Report: USWNT, U.S. Soccer Agree To Mediation For Gender Discrimination Lawsuit

The U.S. women’s national team’s discrimination suit against U.S. Soccer for equal pay could be decided by mediation after the Women’s World Cup.

The USWNT discrimination suit may be decided by mediation after the 2019 Women’s World Cup.

The U.S. women’s national team players sued U.S. Soccer in March as part of a long-running fight for equal pay. The women must play and win more games than the men’s national team but still get paid less. 

USWNT lawyers reached out to U.S. Soccer lawyers after the start of the Women’s World Cup requesting mediation, The Wall Street Journal reported, citing people familiar with the situation. The players’ lawyers said if USS didn’t agree, they would ask a court to force mediation. U.S. Soccer agreed to sit down for mediation after the Women’s World Cup; the final is July 7.

“We look forward to everyone returning their focus to the efforts on the field as we aim to win another title,” a U.S. Soccer spokesman said.

The USWNT has had a long battle for equal pay, dating back to a boycott of a tournament in 2000, months after the U.S. had won the 1999 Women’s World Cup in front of record crowds on home soil. 

Five members of the team (Alex Morgan, Carli Lloyd, Becky Sauerbrunn, Megan Rapinoe and the since-retired Hope Solo) filed a wage-discrimination complaint with the Equal Employment Opportunity Commission in 2016. The players sought and received a right-to-sue letter from the EEOC in February of this year, which effectively ended the EEOC complaint and led to the gender equity lawsuit filed in March.

The fight for equal pay is a complicated one, and U.S. Soccer is quick to point out that both the USMNT and USWNT have separate collective-bargaining agreements, to which both parties agreed. U.S. Soccer affirms the differences in pay are based on generated revenue, not gender discrimination.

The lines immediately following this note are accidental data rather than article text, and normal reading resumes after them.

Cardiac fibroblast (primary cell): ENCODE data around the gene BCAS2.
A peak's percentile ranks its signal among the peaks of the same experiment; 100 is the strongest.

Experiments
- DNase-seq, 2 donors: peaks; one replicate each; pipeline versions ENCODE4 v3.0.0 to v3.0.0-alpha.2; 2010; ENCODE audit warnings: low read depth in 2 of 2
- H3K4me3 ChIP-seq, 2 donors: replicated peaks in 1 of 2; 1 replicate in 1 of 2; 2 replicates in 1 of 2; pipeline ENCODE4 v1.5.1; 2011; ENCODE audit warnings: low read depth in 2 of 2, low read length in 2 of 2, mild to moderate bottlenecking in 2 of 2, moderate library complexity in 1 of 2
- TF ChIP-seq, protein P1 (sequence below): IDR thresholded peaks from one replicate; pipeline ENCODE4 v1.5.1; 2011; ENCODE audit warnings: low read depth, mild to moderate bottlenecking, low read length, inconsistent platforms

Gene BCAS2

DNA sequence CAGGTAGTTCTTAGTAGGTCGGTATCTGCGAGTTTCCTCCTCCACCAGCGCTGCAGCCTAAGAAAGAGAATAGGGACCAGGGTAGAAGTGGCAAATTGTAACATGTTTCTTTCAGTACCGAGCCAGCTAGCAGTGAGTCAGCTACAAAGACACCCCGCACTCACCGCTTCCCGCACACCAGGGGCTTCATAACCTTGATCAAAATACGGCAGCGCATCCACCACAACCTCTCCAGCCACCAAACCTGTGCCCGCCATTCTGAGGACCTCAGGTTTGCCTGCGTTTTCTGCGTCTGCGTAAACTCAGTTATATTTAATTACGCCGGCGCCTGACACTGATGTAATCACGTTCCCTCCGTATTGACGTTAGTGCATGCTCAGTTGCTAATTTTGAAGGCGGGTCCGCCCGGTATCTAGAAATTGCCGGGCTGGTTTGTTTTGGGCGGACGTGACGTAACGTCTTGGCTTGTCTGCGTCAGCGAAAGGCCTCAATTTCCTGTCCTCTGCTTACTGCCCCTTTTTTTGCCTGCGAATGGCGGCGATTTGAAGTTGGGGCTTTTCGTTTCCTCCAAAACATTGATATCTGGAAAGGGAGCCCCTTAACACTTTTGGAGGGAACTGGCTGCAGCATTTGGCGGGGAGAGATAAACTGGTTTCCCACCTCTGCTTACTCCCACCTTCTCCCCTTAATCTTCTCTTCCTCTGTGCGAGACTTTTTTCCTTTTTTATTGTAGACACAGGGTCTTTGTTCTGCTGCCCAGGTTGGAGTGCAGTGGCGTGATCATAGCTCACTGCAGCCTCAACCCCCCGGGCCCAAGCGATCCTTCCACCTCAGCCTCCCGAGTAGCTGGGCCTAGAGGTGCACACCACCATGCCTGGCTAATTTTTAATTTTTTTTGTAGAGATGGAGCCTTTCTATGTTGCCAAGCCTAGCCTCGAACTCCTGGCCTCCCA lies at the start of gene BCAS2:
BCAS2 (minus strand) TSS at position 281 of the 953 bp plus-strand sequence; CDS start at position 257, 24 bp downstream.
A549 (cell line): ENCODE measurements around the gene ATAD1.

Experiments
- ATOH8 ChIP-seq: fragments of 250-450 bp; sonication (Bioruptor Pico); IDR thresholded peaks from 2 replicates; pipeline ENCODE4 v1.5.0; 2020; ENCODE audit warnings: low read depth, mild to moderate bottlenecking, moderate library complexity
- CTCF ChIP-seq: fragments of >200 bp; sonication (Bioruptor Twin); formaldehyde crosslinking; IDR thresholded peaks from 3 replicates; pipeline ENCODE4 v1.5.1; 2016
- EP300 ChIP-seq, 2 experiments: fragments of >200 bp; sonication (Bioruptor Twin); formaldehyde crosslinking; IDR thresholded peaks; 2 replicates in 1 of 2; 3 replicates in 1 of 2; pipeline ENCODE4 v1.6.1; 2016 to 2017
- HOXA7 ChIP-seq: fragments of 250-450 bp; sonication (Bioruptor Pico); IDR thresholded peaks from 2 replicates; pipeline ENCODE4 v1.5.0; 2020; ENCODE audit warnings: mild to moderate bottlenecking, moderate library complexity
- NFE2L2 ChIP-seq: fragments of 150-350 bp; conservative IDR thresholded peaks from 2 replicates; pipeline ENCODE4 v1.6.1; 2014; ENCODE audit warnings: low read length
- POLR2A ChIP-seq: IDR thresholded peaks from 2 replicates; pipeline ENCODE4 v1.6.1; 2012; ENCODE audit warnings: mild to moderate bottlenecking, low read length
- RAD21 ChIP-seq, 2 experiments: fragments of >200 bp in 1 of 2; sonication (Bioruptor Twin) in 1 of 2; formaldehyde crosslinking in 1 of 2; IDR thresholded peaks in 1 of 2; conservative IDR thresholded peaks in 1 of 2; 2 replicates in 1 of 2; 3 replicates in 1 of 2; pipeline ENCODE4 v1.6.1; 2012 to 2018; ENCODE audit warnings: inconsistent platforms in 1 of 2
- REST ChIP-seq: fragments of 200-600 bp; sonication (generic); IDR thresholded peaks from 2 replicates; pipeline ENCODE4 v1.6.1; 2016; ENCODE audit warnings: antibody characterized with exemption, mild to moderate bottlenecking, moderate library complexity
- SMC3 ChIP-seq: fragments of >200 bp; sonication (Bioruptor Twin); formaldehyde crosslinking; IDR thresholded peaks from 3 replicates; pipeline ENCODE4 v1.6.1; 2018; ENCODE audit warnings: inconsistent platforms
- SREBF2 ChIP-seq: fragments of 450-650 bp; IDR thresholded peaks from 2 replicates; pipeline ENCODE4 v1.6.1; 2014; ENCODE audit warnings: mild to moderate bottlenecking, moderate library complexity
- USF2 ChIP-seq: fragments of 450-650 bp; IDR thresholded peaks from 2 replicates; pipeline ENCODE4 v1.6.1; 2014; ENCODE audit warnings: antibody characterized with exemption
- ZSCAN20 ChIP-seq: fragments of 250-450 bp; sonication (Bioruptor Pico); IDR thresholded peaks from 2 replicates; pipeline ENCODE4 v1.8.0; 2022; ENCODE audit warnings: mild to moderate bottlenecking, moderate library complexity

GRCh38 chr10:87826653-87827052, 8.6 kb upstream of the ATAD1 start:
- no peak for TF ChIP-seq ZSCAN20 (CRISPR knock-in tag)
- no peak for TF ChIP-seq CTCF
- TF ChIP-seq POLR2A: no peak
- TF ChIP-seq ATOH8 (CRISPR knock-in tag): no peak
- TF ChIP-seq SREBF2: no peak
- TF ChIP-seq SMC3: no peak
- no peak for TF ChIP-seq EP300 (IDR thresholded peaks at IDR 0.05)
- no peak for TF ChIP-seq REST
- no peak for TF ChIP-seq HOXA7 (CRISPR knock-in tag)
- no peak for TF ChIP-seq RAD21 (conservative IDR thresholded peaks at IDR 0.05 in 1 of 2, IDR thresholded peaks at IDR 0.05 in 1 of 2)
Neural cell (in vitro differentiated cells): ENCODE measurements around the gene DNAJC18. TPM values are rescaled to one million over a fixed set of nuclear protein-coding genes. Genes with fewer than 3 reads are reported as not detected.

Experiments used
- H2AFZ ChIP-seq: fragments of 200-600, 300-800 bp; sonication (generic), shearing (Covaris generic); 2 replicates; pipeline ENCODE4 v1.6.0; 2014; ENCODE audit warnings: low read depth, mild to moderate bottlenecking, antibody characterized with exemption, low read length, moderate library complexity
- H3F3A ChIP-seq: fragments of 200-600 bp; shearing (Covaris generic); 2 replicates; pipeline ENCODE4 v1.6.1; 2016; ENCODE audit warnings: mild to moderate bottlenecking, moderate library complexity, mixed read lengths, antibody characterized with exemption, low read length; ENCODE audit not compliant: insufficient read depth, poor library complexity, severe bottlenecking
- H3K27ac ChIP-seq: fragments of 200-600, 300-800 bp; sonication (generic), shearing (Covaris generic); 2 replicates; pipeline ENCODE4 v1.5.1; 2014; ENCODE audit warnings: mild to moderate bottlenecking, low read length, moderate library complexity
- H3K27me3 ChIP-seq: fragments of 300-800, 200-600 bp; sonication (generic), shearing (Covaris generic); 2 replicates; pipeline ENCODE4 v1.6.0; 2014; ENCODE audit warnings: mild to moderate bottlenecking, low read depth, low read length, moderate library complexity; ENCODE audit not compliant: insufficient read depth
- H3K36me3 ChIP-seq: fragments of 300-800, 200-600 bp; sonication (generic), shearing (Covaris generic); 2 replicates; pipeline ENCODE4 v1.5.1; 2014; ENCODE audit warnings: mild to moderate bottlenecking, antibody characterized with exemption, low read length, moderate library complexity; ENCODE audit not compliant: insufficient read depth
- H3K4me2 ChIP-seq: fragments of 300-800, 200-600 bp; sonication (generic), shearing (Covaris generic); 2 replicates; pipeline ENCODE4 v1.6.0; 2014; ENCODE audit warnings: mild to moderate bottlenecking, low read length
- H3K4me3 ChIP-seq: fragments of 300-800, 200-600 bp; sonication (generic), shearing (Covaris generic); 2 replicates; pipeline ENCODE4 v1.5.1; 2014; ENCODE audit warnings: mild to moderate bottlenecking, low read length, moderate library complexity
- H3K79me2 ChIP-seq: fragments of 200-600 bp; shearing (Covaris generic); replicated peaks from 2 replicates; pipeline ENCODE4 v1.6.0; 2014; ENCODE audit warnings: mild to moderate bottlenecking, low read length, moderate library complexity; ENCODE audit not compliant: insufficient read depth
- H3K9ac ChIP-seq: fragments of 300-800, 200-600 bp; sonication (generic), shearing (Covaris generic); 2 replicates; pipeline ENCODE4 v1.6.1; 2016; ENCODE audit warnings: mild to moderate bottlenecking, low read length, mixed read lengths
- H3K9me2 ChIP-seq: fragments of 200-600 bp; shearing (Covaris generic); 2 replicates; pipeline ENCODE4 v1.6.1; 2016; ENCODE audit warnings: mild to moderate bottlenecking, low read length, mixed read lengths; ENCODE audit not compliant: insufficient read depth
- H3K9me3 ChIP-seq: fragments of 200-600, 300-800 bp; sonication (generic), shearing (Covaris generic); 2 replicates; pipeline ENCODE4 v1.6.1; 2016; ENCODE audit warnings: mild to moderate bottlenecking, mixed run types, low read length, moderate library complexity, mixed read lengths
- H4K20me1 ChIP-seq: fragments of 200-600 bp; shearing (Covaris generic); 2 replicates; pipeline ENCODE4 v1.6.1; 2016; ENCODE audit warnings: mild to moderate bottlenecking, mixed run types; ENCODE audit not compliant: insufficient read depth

The USWNT is the greatest women’s team of all time, having won three Women’s World Cups and four Olympic gold medals. Only once has the team failed to finish in the top three of a major tournament (2016 Olympics), while the men’s team didn’t even qualify for the last World Cup.

Despite these disparities, the women receive less pay and fewer benefits. 

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While U.S. Soccer shouldn’t hesitate to eradicate any pay inequities in things such as per diems and travel conditions, much of the responsibility to truly allow for equal pay falls on FIFA, a supposed non-profit. World soccer’s governing body handed out $400 million in prize money for the men’s World Cup in 2018 compared to $30 million for the 2019 Women’s World Cup. France received $38 million for winning last summer’s tournament, more than all 24 women’s teams in France combined.

The possibility of mediation for the USWNT discrimination suit isn’t the first time there has been an attempt to solve this dispute. In March, a few weeks after the lawsuit was filed, both parties met in the nation’s capital but were unable to reach any agreement.

The 2019 Women’s World Cup has brought unprecedented viewership to the women’s game, with TV records being set around the globe. The U.S. just finished throttling Group F with 18 goals for and none against. 

The USWNT will play Spain in the round of 16 on Monday. Recently, the Spanish FA agreed to spend $22.75 million on women’s soccer for the 2019-20 campaign, including broadcasting every top-flight match on TV. The NWSL, the top-flight women’s league in the U.S., does not currently have a broadcast TV sponsor

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